THE ART AND BUSINESS OF SPEAKING

How Do You Define Value?

How Do You Define Value?

If a prospect is unable or unwilling to pay your full fee, ask “What else of value can you offer me?” Now, hold your tongue and don’t say a word. Silence is golden at this pivotal moment. You must wait for your prospect to speak first. If the silence is long, expect to hear, “What do you want?” This is the million-dollar question, so be ready with an answer! Value can be different things to different people. According to Merriam- Webster, value is a fair return or equivalent in goods, services, or money for something exchanged; or the monetary worth of something. What does value mean to you? Often, it depends on what you need for your business at the time.

Here are some things that may be of value to you:

  • Referrals. Ask clients to make three or four calls on your behalf to contacts they think can benefit from your services and will pay your fee.
  • A speech. The client must commit to booking you for a full-fee engagement within one year of the date of the speech you are doing now. Make sure to get this commitment in writing.
  • Recordings. Great video and live audio are pluses for promotional purposes, but you also can turn them into products. Don’t worry about flubs; when people know the recordings are live, they are very forgiving of mistakes.
  • Barter. If the client’s company produces something useful for your business, negotiate a trade. Be sure to consult your tax adviser on this one!
  • Products. Is the client willing to purchase your books, tapes, or whatever else you sell? Product can be used to shore up your speaking fee. If you don’t have product in your business, get it! If you have a book that complements your program, you may want to sweeten the deal by offering a copy to every attendee. This enticement makes it difficult for prospects to say “no.” The decision should be hard, because you want the client to carefully assess the value of going deeper into your topic with a book.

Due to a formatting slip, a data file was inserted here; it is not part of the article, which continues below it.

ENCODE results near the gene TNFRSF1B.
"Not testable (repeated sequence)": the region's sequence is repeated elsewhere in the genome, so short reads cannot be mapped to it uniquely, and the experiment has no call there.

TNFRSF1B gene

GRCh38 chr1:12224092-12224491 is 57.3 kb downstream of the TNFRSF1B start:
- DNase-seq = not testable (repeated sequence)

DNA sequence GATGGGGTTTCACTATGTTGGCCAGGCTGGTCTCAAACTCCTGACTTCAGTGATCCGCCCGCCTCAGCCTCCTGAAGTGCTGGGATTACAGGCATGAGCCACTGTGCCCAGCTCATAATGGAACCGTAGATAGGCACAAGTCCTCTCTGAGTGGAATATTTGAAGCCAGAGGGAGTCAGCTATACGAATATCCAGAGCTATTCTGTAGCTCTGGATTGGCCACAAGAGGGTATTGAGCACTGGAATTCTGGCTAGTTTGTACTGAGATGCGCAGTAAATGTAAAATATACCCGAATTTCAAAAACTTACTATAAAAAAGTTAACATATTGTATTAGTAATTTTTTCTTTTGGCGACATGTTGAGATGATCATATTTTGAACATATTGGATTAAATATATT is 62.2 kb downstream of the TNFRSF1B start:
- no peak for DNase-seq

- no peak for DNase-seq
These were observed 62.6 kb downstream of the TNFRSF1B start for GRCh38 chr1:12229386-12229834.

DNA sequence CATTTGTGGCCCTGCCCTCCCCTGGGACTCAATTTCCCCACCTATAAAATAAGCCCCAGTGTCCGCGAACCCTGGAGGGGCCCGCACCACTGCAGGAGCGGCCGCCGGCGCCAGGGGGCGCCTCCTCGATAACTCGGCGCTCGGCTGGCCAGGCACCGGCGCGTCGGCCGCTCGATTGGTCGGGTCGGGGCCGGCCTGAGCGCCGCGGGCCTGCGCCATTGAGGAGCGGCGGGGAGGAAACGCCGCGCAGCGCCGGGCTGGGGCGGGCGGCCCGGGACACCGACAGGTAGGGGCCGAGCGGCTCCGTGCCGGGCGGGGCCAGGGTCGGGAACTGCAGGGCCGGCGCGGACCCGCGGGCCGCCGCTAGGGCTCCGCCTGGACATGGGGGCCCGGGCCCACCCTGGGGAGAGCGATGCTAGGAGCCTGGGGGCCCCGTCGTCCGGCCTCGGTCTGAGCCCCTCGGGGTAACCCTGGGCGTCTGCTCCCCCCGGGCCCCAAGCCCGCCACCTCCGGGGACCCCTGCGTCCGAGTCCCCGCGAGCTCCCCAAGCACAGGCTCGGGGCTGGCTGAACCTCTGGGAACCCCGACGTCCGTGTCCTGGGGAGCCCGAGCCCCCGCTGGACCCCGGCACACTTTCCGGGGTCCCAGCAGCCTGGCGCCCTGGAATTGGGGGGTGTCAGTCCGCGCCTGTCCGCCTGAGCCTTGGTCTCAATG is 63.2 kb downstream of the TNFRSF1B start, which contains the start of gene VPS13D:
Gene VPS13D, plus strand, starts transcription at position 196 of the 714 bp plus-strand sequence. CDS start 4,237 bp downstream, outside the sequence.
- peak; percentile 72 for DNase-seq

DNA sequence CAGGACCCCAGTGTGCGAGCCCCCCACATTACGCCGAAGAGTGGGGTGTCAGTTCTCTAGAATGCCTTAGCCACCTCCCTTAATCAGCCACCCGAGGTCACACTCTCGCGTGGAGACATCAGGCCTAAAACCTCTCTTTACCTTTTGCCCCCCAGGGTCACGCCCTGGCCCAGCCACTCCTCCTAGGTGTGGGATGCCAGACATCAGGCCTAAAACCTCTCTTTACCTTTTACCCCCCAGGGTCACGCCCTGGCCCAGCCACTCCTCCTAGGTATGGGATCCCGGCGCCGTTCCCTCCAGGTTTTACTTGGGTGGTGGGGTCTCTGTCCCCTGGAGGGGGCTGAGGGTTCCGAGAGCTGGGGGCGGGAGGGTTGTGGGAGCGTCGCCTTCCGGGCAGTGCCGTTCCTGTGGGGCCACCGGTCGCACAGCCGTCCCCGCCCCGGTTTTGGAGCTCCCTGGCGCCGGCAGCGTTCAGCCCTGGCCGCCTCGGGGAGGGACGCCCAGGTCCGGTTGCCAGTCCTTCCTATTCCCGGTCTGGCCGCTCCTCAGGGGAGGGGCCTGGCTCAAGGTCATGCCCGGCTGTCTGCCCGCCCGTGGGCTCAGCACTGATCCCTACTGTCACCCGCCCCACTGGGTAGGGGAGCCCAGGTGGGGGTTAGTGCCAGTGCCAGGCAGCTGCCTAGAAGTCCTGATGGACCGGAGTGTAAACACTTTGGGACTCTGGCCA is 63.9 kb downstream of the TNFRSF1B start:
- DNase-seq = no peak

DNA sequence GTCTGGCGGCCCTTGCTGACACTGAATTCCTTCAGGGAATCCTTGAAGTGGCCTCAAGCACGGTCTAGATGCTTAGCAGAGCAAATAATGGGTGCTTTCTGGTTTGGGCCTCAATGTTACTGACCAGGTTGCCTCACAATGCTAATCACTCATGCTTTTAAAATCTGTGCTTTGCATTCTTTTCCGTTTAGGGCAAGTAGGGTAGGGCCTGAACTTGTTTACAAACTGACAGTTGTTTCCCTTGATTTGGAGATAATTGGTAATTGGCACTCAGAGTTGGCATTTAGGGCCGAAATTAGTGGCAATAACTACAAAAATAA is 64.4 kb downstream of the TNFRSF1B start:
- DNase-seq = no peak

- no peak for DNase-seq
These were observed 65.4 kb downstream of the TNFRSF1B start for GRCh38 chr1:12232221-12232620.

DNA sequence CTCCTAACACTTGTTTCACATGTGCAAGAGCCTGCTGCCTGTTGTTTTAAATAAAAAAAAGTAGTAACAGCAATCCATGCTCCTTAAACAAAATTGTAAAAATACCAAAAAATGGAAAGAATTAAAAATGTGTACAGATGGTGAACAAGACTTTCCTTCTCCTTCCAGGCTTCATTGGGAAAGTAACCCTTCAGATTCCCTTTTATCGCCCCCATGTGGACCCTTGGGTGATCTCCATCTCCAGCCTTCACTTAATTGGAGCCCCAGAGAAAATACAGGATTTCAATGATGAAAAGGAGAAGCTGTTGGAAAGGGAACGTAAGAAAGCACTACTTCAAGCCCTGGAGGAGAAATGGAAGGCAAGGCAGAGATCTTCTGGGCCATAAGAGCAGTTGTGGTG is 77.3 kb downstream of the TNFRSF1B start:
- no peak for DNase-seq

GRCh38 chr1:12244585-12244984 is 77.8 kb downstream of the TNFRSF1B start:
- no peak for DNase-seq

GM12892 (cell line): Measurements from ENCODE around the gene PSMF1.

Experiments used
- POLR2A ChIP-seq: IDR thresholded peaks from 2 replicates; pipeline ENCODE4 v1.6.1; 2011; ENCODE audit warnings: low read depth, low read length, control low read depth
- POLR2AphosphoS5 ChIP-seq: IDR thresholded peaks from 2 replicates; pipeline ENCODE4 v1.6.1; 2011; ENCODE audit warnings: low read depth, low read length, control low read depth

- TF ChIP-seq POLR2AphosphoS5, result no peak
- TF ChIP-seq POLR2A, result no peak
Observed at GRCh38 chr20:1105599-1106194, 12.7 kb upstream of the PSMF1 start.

• Testimonials. Ask clients to write and post their testimonials on LinkedIn, in addition to your website. Why LinkedIn? If your client is unaccustomed to writing testimonials, he can read what others have posted and learn a new business skill. Make your request for a testimonial in a follow-up call after your presentation. If your client does not act, then send an email reminder or make another call in two weeks. You can gently say, “When we previously talked, you offered to write a testimonial. Please know I’d still love to receive it!” Then, if you don’t get it, forget it. There is a fine line between being a pest and being professional. Don’t cross it!
Lois Creamer

Lois Creamer

Founder and Owner at Book More Business™
Lois Creamer works with professional speakers who want to book more business, make more money and avoid costly mistakes.
Lois Creamer
Lois Creamer
Lois Creamer
Lois Creamer

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